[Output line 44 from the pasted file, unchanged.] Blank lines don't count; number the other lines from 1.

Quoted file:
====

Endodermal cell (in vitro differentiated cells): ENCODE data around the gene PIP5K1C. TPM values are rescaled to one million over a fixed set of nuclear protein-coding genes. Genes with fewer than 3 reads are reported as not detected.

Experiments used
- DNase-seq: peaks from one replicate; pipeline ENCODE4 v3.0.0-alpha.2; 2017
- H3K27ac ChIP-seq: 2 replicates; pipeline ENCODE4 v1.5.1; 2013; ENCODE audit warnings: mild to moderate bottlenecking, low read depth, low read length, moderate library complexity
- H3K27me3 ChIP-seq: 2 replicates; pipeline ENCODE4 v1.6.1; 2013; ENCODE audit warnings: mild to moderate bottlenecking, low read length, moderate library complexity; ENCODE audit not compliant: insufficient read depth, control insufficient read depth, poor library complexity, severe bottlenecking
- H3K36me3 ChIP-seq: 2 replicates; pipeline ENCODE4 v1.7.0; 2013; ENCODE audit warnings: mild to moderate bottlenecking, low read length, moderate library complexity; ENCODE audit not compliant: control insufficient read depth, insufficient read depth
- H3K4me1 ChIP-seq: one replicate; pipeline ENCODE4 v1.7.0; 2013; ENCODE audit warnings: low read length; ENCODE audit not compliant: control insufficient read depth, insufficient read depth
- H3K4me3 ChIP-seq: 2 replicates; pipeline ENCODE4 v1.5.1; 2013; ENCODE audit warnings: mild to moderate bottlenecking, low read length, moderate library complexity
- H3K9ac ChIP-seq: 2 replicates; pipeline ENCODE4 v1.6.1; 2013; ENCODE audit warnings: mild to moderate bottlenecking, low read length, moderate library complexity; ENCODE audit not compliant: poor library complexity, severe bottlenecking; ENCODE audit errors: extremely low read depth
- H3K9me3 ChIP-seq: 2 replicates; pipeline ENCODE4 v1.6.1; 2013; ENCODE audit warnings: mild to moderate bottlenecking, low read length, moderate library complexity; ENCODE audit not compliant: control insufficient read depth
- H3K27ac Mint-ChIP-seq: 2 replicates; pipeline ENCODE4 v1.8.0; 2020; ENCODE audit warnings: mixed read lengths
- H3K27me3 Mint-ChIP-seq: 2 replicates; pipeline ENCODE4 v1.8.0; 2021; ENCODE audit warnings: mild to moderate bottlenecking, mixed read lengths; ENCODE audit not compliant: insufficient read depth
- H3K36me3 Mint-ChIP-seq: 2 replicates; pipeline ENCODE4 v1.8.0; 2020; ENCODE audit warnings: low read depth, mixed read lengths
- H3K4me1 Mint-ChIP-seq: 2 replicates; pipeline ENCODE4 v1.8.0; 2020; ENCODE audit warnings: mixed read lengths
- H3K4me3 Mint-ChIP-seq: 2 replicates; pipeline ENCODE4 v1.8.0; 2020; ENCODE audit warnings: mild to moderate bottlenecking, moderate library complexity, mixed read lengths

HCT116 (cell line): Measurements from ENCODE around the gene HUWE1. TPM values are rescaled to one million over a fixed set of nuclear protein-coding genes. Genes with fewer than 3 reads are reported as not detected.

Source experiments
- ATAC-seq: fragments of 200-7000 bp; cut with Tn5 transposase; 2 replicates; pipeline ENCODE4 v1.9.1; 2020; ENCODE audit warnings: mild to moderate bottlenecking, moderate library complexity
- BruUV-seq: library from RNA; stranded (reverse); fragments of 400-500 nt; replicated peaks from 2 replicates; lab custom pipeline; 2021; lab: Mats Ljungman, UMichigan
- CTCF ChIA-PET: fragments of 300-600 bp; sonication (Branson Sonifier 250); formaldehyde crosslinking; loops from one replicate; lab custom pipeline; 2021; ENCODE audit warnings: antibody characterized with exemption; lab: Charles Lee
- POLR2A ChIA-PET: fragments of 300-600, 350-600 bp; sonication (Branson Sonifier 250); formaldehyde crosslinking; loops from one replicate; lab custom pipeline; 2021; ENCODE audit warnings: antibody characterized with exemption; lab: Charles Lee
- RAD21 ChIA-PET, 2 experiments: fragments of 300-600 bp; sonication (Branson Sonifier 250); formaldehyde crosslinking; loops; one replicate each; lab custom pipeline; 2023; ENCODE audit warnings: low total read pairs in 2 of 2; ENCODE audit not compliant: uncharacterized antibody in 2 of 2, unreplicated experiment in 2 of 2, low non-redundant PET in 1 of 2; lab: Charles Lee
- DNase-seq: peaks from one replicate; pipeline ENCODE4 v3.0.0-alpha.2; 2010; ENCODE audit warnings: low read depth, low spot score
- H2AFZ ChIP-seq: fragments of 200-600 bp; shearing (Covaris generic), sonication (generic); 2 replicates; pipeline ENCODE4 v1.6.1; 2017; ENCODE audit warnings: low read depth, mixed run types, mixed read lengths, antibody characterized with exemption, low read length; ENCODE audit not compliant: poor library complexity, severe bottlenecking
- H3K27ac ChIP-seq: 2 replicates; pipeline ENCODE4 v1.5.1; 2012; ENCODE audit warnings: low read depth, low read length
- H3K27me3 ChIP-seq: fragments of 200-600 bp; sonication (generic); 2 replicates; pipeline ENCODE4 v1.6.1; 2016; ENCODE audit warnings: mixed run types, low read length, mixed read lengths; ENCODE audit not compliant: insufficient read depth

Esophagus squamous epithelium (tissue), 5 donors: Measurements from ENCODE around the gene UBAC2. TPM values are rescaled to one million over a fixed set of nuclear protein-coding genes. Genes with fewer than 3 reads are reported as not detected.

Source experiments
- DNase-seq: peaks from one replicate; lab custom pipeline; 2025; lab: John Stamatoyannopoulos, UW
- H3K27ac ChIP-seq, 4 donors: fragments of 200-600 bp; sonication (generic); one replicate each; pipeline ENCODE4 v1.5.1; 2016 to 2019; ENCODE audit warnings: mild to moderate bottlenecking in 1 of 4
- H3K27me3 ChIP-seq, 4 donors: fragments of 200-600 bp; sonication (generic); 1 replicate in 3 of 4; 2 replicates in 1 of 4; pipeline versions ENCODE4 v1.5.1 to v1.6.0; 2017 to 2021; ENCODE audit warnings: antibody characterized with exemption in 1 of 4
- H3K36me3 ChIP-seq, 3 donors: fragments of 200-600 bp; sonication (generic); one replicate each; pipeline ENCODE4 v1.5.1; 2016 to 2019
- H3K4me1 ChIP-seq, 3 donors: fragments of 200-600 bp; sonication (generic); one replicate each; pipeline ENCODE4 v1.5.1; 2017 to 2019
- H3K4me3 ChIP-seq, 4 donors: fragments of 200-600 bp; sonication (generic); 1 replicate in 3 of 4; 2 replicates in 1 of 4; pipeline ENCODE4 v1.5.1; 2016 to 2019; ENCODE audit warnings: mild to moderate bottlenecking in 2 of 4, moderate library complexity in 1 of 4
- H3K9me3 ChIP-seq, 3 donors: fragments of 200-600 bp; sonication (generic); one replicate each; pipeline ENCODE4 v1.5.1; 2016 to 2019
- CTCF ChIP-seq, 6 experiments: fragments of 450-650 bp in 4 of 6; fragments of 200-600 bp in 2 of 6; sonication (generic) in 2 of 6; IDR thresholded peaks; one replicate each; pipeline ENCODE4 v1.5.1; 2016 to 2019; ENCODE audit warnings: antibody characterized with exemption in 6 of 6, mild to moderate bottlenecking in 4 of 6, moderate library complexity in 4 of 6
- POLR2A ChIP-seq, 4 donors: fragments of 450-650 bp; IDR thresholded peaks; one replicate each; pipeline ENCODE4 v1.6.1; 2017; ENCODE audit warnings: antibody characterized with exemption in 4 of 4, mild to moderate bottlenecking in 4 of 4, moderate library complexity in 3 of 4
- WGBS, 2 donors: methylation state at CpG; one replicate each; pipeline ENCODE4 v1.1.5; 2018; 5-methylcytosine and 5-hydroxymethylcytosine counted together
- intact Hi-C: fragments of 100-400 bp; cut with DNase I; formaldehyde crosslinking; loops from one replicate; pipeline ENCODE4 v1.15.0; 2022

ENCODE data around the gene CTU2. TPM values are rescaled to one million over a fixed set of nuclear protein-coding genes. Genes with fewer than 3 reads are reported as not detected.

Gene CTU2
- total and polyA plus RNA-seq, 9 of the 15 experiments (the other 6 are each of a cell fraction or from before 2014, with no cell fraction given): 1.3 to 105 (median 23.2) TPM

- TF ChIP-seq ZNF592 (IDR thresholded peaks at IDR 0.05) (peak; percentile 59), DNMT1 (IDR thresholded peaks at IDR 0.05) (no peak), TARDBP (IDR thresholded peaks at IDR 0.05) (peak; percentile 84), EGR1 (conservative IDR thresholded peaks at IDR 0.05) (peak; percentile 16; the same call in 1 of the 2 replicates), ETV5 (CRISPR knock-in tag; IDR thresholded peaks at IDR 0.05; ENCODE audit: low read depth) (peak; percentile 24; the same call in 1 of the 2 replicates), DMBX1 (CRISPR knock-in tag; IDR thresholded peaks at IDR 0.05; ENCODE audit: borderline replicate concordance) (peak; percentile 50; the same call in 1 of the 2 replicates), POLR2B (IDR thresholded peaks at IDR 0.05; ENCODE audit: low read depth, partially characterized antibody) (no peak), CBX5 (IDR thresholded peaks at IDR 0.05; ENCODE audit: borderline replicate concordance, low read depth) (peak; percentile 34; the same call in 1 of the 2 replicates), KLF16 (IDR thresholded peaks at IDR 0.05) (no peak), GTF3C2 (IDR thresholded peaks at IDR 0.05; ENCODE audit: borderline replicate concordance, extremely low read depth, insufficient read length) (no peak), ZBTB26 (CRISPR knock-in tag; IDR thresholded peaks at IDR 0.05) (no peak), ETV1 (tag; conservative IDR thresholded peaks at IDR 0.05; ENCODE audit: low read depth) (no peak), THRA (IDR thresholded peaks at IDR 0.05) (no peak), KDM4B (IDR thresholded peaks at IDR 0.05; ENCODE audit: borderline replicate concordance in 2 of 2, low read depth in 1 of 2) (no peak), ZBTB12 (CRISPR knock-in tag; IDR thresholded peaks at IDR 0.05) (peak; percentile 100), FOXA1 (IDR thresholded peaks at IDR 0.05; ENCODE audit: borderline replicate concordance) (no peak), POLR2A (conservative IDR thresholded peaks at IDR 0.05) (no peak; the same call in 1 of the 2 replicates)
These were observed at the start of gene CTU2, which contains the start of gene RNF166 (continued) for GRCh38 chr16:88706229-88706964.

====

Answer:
These were observed at the start of gene CTU2, which contains the start of gene RNF166 (continued) for GRCh38 chr16:88706229-88706964.